Jibril Gabid is a Ph.D. student in the Department of African Cultural Studies, at UW-Madison. He graduated from the University of Ghana with a double major in Arabic and Psychology. He also earned an M.A. in Arabic Language and Literature from the Department of Arab and Islamic Civilizations at the American University in Cairo. Before that, Jibril was at Ain-Shams University, Cairo, where he obtained a certificate in Arabic language and literature. Jibril speaks Arabic, English, Hausa, Zarma, and Twi. He teaches first and second-semester Arabic and is currently learning Swahili.
I am grateful for the support of the William A. Brown Research Award, which allowed me to conduct a ten-week research trip to Ghana and Nigeria from June 15 to August 24, 2022. During my visit, I spent four weeks at the Balme Library at the University of Ghana and six weeks at the National Archives of Kaduna and Arewa House Center for Historical Documentation and Research, accessing valuable manuscripts on West African Arabic literature.
My research initially centered on 19th and 20th century West African Arabic scholarship and aimed to offer new ways of reading the literary works of Muslim scholars. After familiarizing myself with the advancements in West African Arabic literature and education during my visits to the archives, I had to adjust my research focus to include these developments. As a result, I chose to focus on contemporary works from the last few decades, including novels and drama that address a wide range of themes such as social alienation, crime, the intersection of humans and the environment, gendered access and discrimination, and the individual’s assertion against cultural and traditional norms. These works reflect the social and political landscape of postcolonial Africa and have relevance to a broad audience.
I sourced my primary materials from the National Archive of Kaduna, the Arewa House Center for Documentation and Research, and private libraries of scholars in Kano and Kaduna, which included some previously unpublished or out-of-print works.
The significance of my research project cannot be overstated. It makes significant contributions to the study of West African Arabic literature. Firstly, it broadens the scope of analysis to include prose fiction and drama, which have received limited attention in previous scholarly works that mainly focused on poetry. This project not only examines the themes of these works, but also their form. Another critical contribution of this project is its emphasis on the works of Muslim women, an aspect of West African Arabic literature that has been overlooked in previous scholarship. Despite the acknowledged contributions of women in Islamic West Africa, recognition has been limited, and the voices of female authors in the field have been underrepresented, largely due to cultural practices that limit women’s access to higher education.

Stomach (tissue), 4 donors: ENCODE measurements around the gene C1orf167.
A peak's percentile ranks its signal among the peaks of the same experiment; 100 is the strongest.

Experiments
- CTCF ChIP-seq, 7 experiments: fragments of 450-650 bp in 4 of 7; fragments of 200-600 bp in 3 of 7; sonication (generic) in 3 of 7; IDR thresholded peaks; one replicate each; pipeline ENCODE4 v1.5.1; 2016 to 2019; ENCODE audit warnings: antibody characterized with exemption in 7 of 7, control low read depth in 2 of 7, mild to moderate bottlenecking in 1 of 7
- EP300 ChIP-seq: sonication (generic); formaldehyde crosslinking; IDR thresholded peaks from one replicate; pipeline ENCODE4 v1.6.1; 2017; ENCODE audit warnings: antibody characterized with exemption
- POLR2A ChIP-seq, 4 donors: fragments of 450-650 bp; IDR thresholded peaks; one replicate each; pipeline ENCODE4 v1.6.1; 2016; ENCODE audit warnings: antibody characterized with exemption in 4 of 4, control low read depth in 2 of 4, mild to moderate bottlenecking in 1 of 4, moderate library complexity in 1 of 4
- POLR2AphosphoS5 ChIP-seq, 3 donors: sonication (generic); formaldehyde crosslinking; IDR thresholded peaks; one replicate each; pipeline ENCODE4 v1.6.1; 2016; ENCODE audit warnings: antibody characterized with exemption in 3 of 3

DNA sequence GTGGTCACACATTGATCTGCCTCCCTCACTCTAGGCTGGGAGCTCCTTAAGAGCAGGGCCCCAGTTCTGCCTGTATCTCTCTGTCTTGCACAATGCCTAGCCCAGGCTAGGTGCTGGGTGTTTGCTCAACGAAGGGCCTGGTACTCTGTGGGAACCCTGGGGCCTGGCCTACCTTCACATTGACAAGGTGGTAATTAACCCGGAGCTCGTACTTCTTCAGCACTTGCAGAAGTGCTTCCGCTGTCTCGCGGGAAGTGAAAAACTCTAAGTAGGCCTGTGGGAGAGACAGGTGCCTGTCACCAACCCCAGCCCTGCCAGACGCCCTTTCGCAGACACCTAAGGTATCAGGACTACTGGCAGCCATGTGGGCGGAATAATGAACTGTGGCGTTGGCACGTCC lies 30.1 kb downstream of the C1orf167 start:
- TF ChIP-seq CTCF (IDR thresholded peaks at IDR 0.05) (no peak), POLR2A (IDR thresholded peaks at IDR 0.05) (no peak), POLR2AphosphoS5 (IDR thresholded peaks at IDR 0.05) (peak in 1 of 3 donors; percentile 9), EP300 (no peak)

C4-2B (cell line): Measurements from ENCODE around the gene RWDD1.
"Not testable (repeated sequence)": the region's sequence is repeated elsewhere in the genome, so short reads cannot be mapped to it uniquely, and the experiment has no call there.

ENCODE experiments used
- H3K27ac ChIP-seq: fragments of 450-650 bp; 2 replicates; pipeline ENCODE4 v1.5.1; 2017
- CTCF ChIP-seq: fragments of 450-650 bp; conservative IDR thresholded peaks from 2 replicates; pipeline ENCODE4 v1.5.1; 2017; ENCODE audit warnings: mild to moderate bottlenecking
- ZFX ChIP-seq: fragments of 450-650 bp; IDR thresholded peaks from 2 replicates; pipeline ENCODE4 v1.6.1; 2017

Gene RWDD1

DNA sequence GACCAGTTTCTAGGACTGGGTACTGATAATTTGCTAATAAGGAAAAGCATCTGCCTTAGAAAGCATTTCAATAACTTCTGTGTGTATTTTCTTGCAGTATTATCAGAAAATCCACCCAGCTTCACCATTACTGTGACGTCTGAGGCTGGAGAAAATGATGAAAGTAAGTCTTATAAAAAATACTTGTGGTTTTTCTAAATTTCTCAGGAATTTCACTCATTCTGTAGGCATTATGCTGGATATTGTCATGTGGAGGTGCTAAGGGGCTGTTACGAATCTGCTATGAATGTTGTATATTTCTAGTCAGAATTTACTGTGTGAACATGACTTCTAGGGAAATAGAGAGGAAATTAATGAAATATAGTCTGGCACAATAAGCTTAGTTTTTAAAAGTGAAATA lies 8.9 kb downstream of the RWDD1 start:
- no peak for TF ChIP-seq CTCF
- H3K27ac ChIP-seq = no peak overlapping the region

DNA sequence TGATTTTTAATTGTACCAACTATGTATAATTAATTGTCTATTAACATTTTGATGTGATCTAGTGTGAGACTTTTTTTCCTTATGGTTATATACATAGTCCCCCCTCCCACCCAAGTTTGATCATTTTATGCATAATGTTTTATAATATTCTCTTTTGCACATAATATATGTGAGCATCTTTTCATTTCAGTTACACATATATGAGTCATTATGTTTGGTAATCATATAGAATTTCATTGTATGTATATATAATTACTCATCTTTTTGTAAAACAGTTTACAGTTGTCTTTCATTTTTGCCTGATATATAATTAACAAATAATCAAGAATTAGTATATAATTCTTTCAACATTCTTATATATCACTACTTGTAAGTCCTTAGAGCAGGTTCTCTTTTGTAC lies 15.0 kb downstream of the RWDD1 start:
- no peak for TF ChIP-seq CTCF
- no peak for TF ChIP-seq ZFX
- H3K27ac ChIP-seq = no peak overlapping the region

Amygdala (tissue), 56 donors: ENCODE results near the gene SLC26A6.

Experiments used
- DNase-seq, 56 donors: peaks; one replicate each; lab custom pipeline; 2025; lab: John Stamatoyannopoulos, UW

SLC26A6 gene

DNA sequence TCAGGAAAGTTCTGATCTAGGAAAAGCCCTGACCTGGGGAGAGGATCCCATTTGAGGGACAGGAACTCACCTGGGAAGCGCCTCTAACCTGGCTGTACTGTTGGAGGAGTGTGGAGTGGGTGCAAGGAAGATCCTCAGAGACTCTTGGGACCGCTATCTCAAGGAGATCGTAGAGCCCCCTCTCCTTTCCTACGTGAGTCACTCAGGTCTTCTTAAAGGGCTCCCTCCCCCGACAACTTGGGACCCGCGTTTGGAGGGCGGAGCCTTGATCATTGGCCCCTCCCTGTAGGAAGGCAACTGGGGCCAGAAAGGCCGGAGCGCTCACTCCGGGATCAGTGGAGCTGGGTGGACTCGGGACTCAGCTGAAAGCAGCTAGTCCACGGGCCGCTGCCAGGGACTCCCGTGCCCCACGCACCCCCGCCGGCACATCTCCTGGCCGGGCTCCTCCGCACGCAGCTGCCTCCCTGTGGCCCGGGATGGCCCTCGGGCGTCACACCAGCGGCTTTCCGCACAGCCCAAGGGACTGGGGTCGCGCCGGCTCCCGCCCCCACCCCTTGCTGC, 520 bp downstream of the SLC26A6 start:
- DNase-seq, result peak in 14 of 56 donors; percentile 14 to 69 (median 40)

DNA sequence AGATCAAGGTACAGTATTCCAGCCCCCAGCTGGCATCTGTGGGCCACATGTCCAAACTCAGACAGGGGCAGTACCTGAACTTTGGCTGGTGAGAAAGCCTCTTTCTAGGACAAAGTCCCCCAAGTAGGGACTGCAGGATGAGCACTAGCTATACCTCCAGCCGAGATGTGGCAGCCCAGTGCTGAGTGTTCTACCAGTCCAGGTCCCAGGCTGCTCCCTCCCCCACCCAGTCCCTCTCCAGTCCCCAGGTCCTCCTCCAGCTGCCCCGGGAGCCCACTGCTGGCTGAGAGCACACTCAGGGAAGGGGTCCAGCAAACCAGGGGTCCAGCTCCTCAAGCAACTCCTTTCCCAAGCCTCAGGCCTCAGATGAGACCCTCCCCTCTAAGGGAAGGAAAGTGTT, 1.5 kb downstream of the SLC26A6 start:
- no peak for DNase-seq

Aside from my visits to the archives, I also had the chance to engage with scholars at Kaduna State University and Bayero University in Kano. These discussions were productive and provided me with new insights and perspectives into the West African Arabic literary landscape.
I would like to express my profound gratitude to the William A. Brown Research Award for generously funding my summer 2022 trip, which facilitated the crucial preliminary archival research that laid the groundwork for my PhD dissertation. The trip proved invaluable in providing me with novel insights and perspectives into the literary landscape of West African Arabic works, beyond the scope of archival research. The outcomes of this archival research were instrumental in facilitating the composition of my dissertation proposal.
The William A. Brown Research Award is intended to support research on Islam or West African history. Funds must be used to advance research; recipients may propose to use this award for travel, archival work, or as direct support for writing. Awardees may receive up to $4000 in support of their research. Graduate students in good standing from any department or program who are engaged in the study of Islam or West African history.
Persons interested in fostering talent and promoting the study of global Black cultures can extend the impact of this generous gift by also donating to the award. To make your tax deductible gift, visit the University of Wisconsin Foundation website today.